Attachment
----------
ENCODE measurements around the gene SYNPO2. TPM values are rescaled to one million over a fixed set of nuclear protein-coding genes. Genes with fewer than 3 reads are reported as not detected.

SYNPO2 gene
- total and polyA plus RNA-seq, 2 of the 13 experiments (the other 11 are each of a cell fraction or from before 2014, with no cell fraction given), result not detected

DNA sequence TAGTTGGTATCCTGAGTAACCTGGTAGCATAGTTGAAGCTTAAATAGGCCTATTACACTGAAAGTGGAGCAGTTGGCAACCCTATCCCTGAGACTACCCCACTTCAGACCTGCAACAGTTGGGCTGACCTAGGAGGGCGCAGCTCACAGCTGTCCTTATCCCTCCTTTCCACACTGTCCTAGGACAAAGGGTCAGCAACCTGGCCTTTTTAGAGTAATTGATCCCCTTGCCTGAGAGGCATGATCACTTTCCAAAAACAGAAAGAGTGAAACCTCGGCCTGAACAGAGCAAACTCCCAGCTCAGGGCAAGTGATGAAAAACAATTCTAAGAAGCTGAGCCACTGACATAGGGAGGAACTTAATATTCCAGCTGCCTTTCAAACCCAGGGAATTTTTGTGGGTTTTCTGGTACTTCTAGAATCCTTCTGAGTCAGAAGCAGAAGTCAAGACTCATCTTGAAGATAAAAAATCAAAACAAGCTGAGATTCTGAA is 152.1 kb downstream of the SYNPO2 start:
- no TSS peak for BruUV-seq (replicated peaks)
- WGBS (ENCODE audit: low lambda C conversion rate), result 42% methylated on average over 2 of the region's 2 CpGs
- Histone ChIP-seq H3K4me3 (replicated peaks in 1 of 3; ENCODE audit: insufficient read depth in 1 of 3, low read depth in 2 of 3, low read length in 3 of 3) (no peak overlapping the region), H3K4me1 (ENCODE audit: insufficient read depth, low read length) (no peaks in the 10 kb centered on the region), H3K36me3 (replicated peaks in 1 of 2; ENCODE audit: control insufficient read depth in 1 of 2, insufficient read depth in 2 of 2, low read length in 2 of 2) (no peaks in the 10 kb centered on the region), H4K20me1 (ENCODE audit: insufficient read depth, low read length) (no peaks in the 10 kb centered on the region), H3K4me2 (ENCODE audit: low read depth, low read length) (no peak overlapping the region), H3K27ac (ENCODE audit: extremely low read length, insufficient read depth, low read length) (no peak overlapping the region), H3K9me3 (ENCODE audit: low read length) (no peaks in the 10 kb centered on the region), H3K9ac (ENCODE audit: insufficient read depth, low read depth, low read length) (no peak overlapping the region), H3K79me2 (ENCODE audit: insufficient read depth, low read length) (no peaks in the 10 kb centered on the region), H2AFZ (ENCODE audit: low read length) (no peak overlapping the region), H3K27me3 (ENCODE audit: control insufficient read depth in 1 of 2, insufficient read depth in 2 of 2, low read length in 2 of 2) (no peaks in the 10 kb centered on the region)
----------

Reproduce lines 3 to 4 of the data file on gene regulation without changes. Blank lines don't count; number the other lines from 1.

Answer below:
- total and polyA plus RNA-seq, 2 of the 13 experiments (the other 11 are each of a cell fraction or from before 2014, with no cell fraction given), result not detected

DNA sequence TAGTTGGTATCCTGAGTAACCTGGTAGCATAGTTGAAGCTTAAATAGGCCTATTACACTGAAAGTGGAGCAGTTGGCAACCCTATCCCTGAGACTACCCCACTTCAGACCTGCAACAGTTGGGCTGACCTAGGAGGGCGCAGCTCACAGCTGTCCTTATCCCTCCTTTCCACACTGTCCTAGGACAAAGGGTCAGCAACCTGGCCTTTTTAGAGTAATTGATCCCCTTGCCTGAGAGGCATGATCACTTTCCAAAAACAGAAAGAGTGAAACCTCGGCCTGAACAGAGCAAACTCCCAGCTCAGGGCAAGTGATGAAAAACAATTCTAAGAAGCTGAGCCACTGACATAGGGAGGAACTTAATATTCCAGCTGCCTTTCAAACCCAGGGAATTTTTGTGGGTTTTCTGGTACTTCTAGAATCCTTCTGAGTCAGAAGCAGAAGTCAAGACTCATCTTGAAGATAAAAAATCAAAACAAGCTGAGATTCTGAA is 152.1 kb downstream of the SYNPO2 start: